“That’s one of the best events in golf all year,” Harrington says. “Just about every top player is there. That was a lot of fun on a hard, championship golf course. I played pretty well, but I didn’t play great. To go out there and have a solid finish in that kind of field was a confidence boost.”

All players now get their PGA TOUR cards through performance on the Web.com Tour, which features the next 125 best players in the world. Effective in 2013, survivors of the qualifying school start out on the Web.com Tour. The WinCo Foods Portland Open is the last stop of the tour’s regular season. The players who finish Portland in the top 25 on the Web.com money list receive PGA TOUR cards for 2015. In addition, players start from scratch in a four-tournament postseason in late August and September, with an additional 25 cards given to the cumulative top money-winners in those events.

“There’s going to be an awful lot on the line at Pumpkin Ridge that week,” Harrington says. “It’s going to make for some exciting golf, both for the players and the fans.”

Harrington speaks freely about the quality of golf on the Web.com Tour.

“People recognize that most PGA TOUR players come from this tour, but I don’t think they understand how truly competitive this tour is and how minimal the difference is between it and the PGA TOUR,” he says. “The main difference is opportunity. There are a lot of really good players playing this tour. Every single player out here could win on the PGA TOUR. People just don’t know our name quite yet.

“This is the only way to get to the PGA TOUR now. (Web.com officials) do a great job with the events. They set courses up similar to the PGA TOUR. They prepare you well for what you will face there. They have a lot of ambition for the (Web.com) tour and where they want to take it. I’m hoping I’m not here too much longer, but I look forward to this tour getting a whole lot better.”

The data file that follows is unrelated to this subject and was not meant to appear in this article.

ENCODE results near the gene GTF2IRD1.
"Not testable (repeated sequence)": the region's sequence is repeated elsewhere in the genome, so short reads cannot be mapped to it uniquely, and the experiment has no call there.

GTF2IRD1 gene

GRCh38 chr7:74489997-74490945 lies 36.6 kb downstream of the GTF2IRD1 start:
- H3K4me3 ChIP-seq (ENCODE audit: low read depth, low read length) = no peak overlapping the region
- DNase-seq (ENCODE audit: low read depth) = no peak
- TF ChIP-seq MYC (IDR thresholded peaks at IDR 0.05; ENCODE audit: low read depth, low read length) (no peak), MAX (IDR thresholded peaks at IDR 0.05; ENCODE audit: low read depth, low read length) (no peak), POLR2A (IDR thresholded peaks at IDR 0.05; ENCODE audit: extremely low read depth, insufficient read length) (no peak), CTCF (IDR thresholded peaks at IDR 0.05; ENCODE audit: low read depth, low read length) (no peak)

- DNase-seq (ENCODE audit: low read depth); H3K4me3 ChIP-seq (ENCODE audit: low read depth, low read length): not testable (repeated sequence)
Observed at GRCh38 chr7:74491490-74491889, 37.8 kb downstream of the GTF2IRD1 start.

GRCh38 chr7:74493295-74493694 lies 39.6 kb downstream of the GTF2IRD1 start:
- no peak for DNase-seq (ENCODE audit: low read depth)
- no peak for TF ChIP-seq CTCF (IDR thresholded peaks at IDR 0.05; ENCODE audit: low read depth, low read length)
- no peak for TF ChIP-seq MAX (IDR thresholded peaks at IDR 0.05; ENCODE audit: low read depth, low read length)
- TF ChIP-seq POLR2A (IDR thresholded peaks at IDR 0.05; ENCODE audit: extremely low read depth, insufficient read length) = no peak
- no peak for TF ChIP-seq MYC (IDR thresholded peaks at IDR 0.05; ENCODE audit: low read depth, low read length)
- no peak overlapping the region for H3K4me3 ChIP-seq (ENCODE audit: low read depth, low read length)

Harrington is a member of Whisper Rock Golf Club in Scottsdale.

“We have about 20 PGA TOUR players who are members, including (U.S. Open champion) Martin Kaymer and Phil Mickelson,” Harrington says. “I get to play with a lot of very multi-winners on the tour, and I’m beating them just as much as they’re beating me.”
But Harrington isn’t getting the same kind of results when it counts. He currently ranks 85th on the Web.com Tour money list with $27,326 in earnings.

His best finishes came in June. At the Cleveland Open, he won $10,500 and tied for 14th with an 8-under 276. At the United Leasing Championship in Newburgh, Ind., three weeks later, he won $9,900 and tied for 15th at 3-under 285.

“I’ve only missed three cuts, but have played very mediocre golf,” Harrington says. “There has been good and bad. It’s good that my mediocre golf is allowing me to make cuts and play on the weekends, but at some point you need to start playing better, which I did (in Cleveland).

“I made a little change mentally a few weeks ago that will help me. I noticed the difference in Cleveland. I’m starting to play well. I have a lot of courses I like coming up. I just need to get in a groove and get things going in the right direction.”